On cross-ex­am­i­na­tion, Gruchy ques­tioned Dee­ley about the state­ment he gave to po­lice hours af­ter the shoot­ing, par­tic­u­larly on the de­tails of whether it was Well­man’s ta­ble that struck the rob­ber’s gun or the other way around.

“It’s not a very good thing gen­er­ally when some­one strikes a weapon, is it?” Gruchy asked Dee­ley.

“No,” Dee­ley replied. Gruchy pointed to a sec­tion of Dee­ley’s state­ment to po­lice where he de­scribed the gun­man as not hav­ing con­trol of the weapon and seem­ing sur­prised when the gun went off.

“Watch­ing all this hap­pen, Mr. Dee­ley, did you ever have any con­cerns some­one might ac­ci­den­tally get shot?” Gruchy asked.

“I thought some­one could get shot. I didn’t know if it would be an ac­ci­dent or on pur­pose,” Dee­ley replied.

“But you thought there was the pos­si­bil­ity, with the gun mov­ing around and then bang­ing on the gun, that some­one could ac­ci­den­tally get shot?” Gruchy con­tin­ued.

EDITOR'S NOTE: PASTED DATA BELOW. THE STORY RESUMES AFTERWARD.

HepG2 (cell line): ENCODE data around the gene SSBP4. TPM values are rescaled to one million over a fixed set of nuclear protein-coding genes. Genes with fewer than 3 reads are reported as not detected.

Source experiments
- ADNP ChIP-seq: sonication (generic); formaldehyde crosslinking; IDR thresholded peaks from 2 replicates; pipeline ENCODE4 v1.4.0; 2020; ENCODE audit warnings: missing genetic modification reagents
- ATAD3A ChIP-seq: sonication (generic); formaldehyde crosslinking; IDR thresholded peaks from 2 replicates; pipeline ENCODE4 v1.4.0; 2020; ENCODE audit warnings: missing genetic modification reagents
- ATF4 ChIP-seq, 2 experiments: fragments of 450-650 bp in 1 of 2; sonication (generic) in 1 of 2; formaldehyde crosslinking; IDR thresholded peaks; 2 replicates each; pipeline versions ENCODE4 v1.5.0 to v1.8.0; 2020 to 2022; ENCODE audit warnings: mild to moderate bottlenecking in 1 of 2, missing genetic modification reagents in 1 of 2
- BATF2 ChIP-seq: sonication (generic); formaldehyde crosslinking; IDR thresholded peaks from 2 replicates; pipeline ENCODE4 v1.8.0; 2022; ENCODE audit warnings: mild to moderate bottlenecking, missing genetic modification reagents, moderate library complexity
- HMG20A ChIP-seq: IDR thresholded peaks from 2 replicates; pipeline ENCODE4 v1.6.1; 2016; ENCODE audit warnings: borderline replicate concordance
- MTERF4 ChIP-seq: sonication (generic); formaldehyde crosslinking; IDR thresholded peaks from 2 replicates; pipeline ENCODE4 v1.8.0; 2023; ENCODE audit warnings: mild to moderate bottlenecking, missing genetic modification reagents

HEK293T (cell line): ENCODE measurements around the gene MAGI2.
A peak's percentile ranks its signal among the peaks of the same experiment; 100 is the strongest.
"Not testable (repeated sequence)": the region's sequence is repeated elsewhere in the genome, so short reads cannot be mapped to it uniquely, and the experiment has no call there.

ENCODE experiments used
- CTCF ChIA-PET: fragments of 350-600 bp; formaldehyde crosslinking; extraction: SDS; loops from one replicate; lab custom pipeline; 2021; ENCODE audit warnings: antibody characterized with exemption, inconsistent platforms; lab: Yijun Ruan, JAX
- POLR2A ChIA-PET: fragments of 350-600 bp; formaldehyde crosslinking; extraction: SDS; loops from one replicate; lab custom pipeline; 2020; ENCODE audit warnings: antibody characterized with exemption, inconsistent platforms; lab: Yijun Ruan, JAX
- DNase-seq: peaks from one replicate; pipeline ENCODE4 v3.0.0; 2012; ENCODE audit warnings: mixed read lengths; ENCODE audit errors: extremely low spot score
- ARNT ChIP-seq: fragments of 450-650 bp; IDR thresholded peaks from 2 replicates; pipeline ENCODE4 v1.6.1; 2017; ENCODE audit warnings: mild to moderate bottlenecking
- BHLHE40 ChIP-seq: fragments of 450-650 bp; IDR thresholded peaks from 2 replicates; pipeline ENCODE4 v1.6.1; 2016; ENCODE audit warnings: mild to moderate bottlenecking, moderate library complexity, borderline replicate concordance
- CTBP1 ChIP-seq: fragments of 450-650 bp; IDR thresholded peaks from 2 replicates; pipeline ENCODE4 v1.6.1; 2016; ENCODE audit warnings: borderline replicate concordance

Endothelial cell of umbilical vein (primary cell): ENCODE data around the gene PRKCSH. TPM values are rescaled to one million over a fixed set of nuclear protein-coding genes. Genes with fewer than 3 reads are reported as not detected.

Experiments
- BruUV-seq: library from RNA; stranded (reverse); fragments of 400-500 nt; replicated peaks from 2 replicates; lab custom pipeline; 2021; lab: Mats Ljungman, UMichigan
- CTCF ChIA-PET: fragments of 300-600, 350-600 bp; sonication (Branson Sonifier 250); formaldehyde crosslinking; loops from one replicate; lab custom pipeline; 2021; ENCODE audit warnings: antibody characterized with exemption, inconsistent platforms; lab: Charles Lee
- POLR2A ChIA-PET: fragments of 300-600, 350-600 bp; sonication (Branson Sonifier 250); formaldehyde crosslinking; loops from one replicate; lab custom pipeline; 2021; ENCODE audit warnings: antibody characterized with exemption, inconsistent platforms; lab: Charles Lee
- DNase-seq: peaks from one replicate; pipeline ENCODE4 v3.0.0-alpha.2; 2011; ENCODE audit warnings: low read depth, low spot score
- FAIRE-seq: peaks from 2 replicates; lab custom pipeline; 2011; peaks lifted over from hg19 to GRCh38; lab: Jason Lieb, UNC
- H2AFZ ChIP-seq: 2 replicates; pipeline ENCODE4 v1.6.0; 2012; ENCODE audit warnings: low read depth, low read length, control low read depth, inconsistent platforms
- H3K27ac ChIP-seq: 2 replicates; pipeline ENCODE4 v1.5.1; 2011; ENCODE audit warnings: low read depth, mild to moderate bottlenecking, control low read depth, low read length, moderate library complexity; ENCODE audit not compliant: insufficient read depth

“Yes,” Dee­ley said. Those who have tes­ti­fied at Phillips’ trial so far in­clude RNC of­fi­cers — in­clud­ing Const. Barry Reynolds, who laid with Well­man to com­fort him in his last mo­ments — and Well­man’s wife of 11 years, Linda McBay, who was with her husband at the Cap­tain’s Quar­ters the night of the shoot­ing.

The trial con­tin­ues today with the prov­ince’s chief med­i­cal ex­am­iner ex­pected to take the stand.

TARA BRAD­BURY/THE TELE­GRAM